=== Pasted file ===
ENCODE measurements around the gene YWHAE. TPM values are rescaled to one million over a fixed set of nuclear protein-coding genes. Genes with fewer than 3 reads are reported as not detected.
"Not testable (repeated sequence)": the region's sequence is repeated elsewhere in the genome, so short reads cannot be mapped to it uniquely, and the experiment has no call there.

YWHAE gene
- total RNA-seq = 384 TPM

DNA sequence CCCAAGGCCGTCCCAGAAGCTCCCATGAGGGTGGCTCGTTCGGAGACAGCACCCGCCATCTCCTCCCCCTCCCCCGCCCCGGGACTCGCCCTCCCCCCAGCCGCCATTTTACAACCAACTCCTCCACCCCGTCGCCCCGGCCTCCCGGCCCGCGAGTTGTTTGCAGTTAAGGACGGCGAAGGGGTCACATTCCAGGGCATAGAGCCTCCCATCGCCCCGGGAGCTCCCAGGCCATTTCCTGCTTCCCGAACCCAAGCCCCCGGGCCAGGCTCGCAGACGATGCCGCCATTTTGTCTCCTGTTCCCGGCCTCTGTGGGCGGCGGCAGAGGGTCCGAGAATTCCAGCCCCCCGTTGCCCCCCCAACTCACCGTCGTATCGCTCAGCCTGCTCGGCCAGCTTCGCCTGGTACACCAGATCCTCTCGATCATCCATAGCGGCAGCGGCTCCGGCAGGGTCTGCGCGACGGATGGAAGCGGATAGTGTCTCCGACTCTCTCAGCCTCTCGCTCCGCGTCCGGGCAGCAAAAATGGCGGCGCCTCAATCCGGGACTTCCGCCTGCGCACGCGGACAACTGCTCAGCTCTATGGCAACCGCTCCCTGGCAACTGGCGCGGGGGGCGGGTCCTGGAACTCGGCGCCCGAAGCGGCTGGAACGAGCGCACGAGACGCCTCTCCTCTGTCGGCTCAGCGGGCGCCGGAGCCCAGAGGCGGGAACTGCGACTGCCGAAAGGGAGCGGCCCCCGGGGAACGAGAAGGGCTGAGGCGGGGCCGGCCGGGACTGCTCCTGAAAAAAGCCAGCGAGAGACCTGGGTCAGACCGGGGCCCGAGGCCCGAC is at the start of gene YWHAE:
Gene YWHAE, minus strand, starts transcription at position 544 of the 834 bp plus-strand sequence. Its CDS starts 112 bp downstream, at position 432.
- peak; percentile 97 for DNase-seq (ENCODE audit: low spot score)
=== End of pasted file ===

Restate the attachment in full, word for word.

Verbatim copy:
ENCODE measurements around the gene YWHAE. TPM values are rescaled to one million over a fixed set of nuclear protein-coding genes. Genes with fewer than 3 reads are reported as not detected.
"Not testable (repeated sequence)": the region's sequence is repeated elsewhere in the genome, so short reads cannot be mapped to it uniquely, and the experiment has no call there.

YWHAE gene
- total RNA-seq = 384 TPM

DNA sequence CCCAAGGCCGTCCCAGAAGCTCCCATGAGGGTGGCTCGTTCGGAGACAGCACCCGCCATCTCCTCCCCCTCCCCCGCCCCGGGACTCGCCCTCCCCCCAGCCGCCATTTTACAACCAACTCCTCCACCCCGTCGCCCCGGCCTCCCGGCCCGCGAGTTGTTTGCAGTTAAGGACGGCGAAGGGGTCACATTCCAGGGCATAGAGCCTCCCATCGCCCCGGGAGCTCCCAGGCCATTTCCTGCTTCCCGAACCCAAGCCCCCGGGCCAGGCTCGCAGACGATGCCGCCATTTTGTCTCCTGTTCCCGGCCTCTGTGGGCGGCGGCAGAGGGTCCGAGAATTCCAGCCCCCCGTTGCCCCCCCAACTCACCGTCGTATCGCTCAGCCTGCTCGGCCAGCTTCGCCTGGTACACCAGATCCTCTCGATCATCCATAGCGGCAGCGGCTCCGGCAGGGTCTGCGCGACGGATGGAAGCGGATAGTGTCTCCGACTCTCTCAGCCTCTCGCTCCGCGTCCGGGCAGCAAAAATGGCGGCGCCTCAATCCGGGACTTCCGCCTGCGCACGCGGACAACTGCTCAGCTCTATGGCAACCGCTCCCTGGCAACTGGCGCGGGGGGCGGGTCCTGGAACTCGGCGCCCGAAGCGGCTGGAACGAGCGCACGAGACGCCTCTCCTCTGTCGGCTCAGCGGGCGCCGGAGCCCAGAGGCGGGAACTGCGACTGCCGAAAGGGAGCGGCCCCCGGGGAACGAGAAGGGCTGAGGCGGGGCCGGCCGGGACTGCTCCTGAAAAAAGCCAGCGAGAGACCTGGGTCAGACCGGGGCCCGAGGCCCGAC is at the start of gene YWHAE:
Gene YWHAE, minus strand, starts transcription at position 544 of the 834 bp plus-strand sequence. Its CDS starts 112 bp downstream, at position 432.
- peak; percentile 97 for DNase-seq (ENCODE audit: low spot score)